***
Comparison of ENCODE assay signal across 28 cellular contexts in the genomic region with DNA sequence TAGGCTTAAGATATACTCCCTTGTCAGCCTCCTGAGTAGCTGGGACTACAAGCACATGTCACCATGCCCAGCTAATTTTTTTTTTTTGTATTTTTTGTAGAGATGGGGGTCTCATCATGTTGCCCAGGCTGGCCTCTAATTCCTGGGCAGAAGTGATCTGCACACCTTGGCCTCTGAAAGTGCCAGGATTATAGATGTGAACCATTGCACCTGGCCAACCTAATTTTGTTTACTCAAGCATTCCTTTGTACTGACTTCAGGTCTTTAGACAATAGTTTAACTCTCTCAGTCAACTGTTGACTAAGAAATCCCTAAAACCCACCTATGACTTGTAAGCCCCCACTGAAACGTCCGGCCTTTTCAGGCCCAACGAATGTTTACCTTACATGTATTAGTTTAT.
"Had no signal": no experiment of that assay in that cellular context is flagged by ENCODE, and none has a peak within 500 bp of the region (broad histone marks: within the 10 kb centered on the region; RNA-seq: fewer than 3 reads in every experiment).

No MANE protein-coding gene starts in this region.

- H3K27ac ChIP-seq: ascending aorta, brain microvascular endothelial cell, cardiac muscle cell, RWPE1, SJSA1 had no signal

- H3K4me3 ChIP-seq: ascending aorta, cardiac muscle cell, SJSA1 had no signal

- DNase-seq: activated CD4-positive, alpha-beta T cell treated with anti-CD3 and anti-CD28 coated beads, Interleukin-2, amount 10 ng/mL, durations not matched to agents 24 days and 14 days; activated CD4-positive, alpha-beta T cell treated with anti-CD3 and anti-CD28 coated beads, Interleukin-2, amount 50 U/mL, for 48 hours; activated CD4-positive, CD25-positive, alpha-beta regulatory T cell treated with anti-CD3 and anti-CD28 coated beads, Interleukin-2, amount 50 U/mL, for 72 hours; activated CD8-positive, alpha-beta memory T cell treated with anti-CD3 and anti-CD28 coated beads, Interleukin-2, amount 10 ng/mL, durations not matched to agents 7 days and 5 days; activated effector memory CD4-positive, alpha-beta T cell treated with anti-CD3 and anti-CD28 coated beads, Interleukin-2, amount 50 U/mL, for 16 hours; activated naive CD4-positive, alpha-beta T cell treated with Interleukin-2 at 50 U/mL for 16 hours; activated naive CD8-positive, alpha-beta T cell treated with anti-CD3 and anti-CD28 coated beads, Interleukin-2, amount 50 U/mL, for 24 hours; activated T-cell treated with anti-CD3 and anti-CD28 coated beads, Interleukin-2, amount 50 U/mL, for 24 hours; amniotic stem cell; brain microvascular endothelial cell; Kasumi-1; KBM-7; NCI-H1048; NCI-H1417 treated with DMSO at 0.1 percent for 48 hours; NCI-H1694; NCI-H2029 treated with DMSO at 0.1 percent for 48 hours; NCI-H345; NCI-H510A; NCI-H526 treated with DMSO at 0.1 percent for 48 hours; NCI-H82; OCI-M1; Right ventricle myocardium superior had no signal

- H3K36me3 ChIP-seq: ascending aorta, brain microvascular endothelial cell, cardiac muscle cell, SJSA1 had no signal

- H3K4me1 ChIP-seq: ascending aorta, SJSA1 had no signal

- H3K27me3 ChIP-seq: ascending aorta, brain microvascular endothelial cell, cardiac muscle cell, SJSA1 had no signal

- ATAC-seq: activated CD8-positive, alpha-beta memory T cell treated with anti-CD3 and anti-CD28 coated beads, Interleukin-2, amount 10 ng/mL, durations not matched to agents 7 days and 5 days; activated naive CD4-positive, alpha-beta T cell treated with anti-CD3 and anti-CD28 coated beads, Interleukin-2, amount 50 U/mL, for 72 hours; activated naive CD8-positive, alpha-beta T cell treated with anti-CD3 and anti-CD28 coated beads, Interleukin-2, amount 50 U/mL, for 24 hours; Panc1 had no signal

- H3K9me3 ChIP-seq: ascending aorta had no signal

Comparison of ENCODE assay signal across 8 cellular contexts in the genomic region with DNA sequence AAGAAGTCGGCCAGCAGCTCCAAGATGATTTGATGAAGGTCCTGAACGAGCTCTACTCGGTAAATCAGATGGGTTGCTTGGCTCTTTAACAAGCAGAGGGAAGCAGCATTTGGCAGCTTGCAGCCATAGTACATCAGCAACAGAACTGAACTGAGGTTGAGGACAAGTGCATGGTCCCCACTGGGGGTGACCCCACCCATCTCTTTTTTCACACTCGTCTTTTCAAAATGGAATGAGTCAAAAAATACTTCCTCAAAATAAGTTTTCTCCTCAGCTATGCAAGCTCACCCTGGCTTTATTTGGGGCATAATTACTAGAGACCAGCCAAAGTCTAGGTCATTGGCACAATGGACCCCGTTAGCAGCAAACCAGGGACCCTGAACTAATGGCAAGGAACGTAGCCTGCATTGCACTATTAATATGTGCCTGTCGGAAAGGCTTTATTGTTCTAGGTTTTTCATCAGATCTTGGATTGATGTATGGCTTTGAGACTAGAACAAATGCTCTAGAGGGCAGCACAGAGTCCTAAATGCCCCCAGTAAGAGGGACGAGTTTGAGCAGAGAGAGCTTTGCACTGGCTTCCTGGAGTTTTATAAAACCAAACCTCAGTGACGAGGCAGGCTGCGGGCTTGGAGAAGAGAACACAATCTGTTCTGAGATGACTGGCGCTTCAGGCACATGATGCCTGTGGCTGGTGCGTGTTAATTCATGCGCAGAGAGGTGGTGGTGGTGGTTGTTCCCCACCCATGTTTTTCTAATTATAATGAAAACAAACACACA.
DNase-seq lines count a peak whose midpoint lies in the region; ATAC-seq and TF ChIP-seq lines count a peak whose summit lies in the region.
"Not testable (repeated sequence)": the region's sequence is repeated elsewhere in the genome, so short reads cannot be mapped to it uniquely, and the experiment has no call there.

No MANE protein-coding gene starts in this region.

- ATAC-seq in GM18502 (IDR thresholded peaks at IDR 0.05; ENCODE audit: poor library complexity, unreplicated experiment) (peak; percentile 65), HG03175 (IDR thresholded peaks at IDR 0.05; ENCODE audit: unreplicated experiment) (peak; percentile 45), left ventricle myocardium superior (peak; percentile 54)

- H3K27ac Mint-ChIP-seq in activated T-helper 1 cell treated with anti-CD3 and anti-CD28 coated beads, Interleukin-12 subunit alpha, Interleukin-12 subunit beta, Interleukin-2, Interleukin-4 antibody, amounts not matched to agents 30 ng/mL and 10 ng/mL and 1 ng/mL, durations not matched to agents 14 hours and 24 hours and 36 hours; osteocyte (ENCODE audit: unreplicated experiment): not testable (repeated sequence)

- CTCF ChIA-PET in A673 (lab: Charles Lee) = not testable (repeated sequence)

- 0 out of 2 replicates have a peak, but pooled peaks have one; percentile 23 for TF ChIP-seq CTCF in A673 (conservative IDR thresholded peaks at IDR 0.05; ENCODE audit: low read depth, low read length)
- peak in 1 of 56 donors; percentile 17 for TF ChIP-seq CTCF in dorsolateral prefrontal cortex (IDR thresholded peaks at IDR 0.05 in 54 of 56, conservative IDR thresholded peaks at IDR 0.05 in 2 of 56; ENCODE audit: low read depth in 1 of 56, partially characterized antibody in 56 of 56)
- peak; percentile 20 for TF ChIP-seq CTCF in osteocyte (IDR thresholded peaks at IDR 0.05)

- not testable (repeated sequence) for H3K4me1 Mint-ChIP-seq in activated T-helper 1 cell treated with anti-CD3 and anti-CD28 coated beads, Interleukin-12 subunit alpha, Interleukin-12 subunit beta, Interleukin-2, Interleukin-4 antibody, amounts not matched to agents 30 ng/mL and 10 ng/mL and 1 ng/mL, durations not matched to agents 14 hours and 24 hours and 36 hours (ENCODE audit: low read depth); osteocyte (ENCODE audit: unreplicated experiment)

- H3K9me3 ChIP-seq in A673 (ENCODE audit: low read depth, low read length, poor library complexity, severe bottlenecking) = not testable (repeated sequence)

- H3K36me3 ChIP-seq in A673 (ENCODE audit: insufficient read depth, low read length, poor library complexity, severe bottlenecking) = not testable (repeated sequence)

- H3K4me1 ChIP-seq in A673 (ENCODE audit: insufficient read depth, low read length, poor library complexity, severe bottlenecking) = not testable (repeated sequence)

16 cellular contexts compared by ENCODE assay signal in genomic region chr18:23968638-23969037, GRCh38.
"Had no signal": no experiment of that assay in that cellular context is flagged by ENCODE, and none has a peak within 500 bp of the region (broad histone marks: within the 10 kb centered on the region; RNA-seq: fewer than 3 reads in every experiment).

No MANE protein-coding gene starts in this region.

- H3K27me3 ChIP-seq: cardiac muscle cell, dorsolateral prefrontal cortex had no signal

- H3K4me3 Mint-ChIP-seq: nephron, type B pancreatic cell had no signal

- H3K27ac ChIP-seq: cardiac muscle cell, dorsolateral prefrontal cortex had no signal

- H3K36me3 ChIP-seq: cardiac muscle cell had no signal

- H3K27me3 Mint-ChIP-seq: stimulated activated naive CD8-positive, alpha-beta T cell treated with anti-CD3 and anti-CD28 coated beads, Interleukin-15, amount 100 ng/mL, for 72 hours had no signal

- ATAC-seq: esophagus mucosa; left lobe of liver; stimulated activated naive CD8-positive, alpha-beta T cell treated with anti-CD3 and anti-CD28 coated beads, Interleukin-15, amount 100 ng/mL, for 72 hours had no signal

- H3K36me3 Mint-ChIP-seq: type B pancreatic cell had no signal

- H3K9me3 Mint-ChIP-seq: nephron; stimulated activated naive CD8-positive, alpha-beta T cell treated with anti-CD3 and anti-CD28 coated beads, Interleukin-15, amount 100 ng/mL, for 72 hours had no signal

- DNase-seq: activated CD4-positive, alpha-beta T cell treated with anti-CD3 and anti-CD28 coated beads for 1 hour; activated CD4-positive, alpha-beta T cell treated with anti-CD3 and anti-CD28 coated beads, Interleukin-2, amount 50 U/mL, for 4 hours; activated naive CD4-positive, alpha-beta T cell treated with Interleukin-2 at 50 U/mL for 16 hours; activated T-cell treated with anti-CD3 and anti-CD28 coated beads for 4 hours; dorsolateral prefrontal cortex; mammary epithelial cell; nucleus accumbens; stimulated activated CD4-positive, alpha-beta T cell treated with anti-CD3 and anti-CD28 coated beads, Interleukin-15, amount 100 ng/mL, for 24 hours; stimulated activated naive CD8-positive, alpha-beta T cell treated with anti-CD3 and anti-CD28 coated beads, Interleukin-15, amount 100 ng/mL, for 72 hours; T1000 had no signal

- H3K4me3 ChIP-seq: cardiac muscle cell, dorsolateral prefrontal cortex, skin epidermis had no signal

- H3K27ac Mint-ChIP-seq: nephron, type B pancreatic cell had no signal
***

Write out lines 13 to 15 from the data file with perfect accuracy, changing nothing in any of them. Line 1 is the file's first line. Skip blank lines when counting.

DNase-seq lines count a peak whose midpoint lies in the region; ATAC-seq and TF ChIP-seq lines count a peak whose summit lies in the region.
"Not testable (repeated sequence)": the region's sequence is repeated elsewhere in the genome, so short reads cannot be mapped to it uniquely, and the experiment has no call there.

No MANE protein-coding gene starts in this region.